Gareth Gumbley, CEO of Frollo is behind the quest to help Australians feel good about money. Using the power of technology and community, Frollo enables clients to build their own unique customer journeys and value propositions.
As the first FinTech in Australia to become an accredited data recipient in open banking, Follo is leading the way towards a more transparent financial sector for all Australians.
Could you share more about what Frollo do?
Frollo is a purpose driven FinTech on a quest to help people feel good about money. We’ve built a really simple to implement technology to help businesses, their customers and employees to turn around their finances. We do all this using their own bank data.
Frollo as a business, is essentially two parts. We have a consumer app, with over 110,000 consumers, where we test and learn with our technology. In addition we work with Neo banks, traditional banks, fintechs, lenders, or employers to leverage our b2b SaaS platform and open banking solutions.
This is where they use white label apps or choose to integrate our API’s into their existing mobile apps/lending processes. We help them fast track new solutions to improve people’s financial well being or innovate banking experiences.
Could you tell us about your recent achievements in CDR?
Frollo were the first Australian FinTech to become accredited under the CDR at the unrestricted level. In layman’s terms, this means we can use bank, utility and telco data. On Saturday 27th June 2020 at 5.35pm we officially provided a consumer provided consent which allowed us to collect bank data from one of the big four banks. It felt like being the first FinTech on the moon!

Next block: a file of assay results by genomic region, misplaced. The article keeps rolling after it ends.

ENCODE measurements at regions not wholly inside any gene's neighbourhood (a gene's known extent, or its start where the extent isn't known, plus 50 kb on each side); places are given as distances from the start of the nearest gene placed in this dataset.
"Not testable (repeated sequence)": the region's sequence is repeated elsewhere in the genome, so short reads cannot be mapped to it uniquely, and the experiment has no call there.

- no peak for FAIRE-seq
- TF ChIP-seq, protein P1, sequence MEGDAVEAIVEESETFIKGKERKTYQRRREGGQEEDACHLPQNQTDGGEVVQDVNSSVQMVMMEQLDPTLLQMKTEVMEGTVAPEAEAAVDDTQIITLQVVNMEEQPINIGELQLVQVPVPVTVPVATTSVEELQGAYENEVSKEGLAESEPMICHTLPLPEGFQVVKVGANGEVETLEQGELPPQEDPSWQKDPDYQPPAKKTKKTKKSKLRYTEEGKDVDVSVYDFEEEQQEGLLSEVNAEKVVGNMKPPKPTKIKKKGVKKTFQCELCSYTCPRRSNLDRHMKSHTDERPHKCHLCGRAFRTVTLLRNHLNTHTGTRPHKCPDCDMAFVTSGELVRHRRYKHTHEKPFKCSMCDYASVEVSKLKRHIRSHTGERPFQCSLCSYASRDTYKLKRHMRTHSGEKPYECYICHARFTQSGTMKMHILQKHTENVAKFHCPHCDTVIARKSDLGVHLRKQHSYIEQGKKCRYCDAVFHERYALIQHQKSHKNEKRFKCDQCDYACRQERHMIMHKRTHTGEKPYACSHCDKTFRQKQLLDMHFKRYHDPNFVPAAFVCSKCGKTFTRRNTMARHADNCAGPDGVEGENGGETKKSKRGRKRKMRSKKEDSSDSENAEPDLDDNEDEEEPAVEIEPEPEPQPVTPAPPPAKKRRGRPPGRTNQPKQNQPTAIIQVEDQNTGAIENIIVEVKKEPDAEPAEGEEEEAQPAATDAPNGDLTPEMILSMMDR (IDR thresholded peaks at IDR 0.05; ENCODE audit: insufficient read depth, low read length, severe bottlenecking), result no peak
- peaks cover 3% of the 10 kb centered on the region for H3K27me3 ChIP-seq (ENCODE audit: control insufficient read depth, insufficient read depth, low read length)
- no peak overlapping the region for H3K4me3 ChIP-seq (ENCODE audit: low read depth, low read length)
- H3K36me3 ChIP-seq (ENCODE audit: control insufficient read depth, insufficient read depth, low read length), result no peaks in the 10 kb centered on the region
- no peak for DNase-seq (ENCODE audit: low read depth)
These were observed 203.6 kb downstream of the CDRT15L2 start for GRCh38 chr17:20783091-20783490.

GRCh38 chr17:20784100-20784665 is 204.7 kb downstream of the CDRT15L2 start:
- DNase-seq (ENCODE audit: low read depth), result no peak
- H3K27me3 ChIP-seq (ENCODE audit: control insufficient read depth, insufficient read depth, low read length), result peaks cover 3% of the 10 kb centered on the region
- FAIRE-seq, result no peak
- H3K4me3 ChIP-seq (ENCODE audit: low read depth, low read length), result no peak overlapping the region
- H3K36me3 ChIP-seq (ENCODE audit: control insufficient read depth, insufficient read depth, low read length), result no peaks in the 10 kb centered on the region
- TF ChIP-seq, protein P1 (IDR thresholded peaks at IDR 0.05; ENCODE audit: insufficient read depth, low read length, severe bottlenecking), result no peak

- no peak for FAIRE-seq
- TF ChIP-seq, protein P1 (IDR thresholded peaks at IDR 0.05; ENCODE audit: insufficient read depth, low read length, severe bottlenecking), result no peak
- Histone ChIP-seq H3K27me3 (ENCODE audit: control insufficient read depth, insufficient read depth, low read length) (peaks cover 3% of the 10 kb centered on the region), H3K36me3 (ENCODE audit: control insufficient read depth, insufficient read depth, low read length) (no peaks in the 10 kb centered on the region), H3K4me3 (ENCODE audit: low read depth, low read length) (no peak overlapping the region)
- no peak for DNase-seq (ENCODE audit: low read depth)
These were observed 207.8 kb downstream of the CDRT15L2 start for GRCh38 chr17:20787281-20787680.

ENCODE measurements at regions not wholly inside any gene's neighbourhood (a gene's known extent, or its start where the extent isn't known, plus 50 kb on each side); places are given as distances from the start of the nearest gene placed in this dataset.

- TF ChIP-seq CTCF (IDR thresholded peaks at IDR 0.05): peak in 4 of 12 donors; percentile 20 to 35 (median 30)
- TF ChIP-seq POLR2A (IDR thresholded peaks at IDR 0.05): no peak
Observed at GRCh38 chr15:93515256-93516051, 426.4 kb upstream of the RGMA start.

Everybody has been sitting on the sidelines waiting with bated breath for CDR to really get rolling and it was amazing to see it in action. It’s pretty exciting for the team to finally get there. There has been a tremendous effort with ACCC and Data 61 to navigate rules and standards to get us to where we are today, it’s been a phenomenal journey.
It is pretty critical in the process to make sure we uphold to protect consumer data above all else. A lot of time and energy has gone into making sure that the app is adhering to ACCC standards. This includes the screens and the language we use to get consent, making sure the consumer is aware of what they are agreeing to. Once the data is inside our environment we needed to make sure it was safe. From here we can then gain insights and give the consumer a better picture of their finances. The new app is now live and consumers will see the immediate benefit.